• Never attempt to remove an IUS Mirena yourself

What are the advantages, possible side effects and complications of the IUS Mirena?

Advantages

  • Long-lasting method of birth control
  • Other method of birth control for women who cannot or do not want to take hormonal methods of birth control
  • Does not affect breastfeeding
  • Reduces menstrual flow
  • Less painful periods
  • Reduces the risk of endometrial cancer
  • Shorter and lighter periods

Side effects and complications

  • Pain and bleeding after insertion
  • Irregular bleeding
  • Mild cramping
  • Hormonal side effects
  • Headaches
  • Sore breasts
  • Mood changes
  • Acne

Possible complications for IUS Mirena

  • If a pelvic infection is present, its progression can be more severe and can lead to infertility
  • Uterine perforation (tear in the uterus)
  • Risk of expulsion (IUS can come out)

Remember

  • The IUS Mirena does not protect you against sexually transmitted infections (STIs) or HIV; use condoms to lower your risk
  • Call the AIDS & Sexual Health Info Line at 613-563-2437 if you have questions or need help
  • For more information on the IUS, please consult this Web site: www.mirena.com

Male condom

What is the male condom?

The male condom is a thin sheath that covers the penis. Most condoms are made of latex, although polyurethane, plastic, and lambskin condoms are available. A variety of condoms are available: plain or reservoir-tipped, dry or lubricated form, straight or shaped, smooth or textured, natural or brightly coloured, and a variety of sizes. Free condoms are available at the Sexual Health Centre and other community health centres. The male condom is 85 to 98 per cent effective if used the right way.

Type of condom

Comments

Latex condom

  • Most popular
  • More effective if used with a spermicide like vaginal contraceptive film(VCF)
  • Protects against sexually transmitted infections (STIs)
  • Prevents pregnancy

Polyurethane condom

  • Stronger than the latex condom
  • Transmits more body heat, allowing more sensitivity
  • More resistant
  • Can be used with oil-based lubricants
  • Can be used by those who are sensitive or allergic to latex
  • More expensive than latex condoms
  • Provides protection against STIs and pregnancy similar to latex condoms

Plastic condom

  • Higher risk of breakage than latex condoms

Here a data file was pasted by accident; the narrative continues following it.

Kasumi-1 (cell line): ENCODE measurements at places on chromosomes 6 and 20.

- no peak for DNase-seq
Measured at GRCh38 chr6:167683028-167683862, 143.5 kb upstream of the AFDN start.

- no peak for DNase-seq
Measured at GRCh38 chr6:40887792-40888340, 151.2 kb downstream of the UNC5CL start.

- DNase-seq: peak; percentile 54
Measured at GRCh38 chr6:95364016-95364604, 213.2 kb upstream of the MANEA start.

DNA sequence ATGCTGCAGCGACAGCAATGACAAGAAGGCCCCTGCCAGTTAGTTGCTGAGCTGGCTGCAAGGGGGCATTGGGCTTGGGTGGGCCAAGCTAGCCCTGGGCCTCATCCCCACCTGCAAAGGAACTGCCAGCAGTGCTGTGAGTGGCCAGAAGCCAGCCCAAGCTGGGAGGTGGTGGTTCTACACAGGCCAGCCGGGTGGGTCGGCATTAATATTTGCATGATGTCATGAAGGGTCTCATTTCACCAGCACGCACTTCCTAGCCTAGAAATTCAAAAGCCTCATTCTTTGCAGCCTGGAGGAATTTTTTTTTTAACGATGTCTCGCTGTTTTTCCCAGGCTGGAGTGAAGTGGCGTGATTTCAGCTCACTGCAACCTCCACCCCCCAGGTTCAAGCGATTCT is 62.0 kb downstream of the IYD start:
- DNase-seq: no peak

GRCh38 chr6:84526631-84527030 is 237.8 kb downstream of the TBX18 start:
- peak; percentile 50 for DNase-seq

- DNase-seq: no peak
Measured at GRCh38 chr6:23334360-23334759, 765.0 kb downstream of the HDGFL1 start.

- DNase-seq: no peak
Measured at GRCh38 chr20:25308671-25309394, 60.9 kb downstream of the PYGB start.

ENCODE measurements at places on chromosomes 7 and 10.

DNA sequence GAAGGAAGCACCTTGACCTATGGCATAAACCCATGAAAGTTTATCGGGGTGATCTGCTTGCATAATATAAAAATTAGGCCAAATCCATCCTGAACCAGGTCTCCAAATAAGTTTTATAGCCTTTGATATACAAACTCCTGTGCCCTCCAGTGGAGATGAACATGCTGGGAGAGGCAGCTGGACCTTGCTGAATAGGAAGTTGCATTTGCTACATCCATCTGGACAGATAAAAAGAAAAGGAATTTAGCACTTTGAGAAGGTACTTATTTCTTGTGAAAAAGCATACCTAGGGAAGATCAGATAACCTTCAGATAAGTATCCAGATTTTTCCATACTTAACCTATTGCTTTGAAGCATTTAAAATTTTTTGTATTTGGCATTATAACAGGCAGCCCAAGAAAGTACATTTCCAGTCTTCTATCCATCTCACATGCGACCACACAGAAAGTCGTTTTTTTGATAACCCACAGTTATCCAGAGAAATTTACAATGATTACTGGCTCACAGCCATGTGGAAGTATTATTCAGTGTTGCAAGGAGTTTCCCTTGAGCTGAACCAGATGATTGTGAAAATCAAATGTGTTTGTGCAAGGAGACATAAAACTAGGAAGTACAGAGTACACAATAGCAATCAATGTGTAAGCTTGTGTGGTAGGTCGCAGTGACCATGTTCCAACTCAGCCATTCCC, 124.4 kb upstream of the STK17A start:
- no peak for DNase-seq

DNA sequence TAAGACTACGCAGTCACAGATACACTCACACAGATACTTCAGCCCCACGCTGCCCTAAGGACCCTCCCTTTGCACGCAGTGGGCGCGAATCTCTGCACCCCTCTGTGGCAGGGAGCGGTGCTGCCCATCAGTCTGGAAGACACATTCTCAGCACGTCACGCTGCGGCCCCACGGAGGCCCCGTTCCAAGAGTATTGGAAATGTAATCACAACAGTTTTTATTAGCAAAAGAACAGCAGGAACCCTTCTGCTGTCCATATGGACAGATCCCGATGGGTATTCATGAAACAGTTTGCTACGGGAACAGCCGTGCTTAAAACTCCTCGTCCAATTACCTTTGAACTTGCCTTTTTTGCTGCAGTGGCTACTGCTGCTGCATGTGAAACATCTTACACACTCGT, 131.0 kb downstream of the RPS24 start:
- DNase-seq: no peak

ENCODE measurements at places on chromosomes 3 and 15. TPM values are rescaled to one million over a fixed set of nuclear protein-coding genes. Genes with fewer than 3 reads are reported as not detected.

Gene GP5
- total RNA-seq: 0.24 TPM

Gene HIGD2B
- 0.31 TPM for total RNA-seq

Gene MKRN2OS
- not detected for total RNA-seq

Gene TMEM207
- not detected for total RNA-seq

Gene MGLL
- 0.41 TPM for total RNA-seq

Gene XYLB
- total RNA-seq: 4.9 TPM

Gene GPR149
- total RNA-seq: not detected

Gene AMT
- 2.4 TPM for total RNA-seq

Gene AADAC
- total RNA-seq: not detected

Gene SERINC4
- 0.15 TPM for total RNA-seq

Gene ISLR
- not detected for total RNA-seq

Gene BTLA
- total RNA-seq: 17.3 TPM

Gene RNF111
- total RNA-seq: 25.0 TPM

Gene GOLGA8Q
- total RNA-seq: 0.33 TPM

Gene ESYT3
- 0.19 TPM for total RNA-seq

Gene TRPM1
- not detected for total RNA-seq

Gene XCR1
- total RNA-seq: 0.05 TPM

• Ability to protect against STIs is unknown
  • Prevents pregnancy

Lambskin condom

  • Made from lamb’s intestines
  • Not recommended for protection against STIs
  • Prevents pregnancy
  •  

How does the male condom work?

The male condom acts as a barrier that prevents contact between bodily fluids (semen or vaginal secretions) and the sexual partner. The male condom protects against unintended pregnancy and STIs and HIV.

Who can use the male condom?

The male condom is for men for oral, vaginal, and anal sex.

How do I use the male condom?

  • Check the expiry date
  • Check the package. It should be sealed and not ripped
  • Put a drop of water-based lubricant or saliva on the tip of the condom for better sensation (oil-based lubricant can only be used with polyurethane condoms)
  • Place the rolled condom over the tip of the erect penis
  • Leave a space at the tip of the condom for semen collection if the condom does not already have a reservoir at the tip
  • It not circumcised, pull back the foreskin with one hand
  • Pinch the air out of the tip
  • Unroll the condom over the erect penis. Unroll it all the way down to the base of the penis;
  • Apply lubricant outside of condom
  • Remove the condom immediately after ejaculation (“cumming”). Hold the condom on the base of the penis while pulling out. Pull out before the penis softens
  • Use a new condom every time you have sex

What are the advantages, possible side effects/problems of the male condom?

Advantages

  • Easily accessible and affordable
  • It can be used in combination with other methods of birth control
  • Protects against pregnancy. Latex and polyurethane condoms protect against most STIs and HIV

Possible side effects/problems

  • Allergy to latex and irritation
  • Spermicidal condoms may cause irritation to the genitals
  • Slippage or breakage
  • Decreased sensation or loss of erection

Remember

  • Store condoms away from heat, light, and friction to protect the latex
  • Novelty condoms do not offer protection against STIs and pregnancy
  • Call the AIDS & Sexual Health Info Line at 613-563-2437 if you have questions or need help
  • For more information on the male condom, please consult this Web site: www.sexualityandu.ca

Progestin-only pill

What is the progestin-only pill?

The progestin-only pill (POP), also known as the Micronor®, is not as well known or frequently used as the combined oral contraceptives, but is very safe and effective. It is a pill taken by mouth every single day at the same time to prevent pregnancy. The POP contains one female hormone - a progestin. The POP is 92 to 99.7 per cent effective if used the right way, i.e. the POP must be taken at the same time every day.

How does the POP work?

The POP primarily changes the mucus in the cervix making it harder for sperm to enter the uterus. In some women, the POP prevents the ovaries from releasing an egg each month (ovulation) and changes the lining of the uterus making it difficult for an egg to attach itself.

Who can use the POP?

All women seeking a reliable and reversible method of birth control can use POP. Also, this method may be a good option for women who are unable to take estrogen or women who are breastfeeding. The POP may be a good option for women over age 35 who smoke and women who experience migraine headaches.

How do I use the POP?

Begin taking the POP on the first day of your period. You must take the POP at the same time each day to avoid pregnancy (within a three-hour window). Try to take your POP with a scheduled activity such as a shower or breakfast.

28-day packs POP is only available in 28-day packs. Take one pill every day for 28 days (28 days of active pills). There is no pill-free interval (“sugar” pills). Start a new pack of pills after completing the previous pack.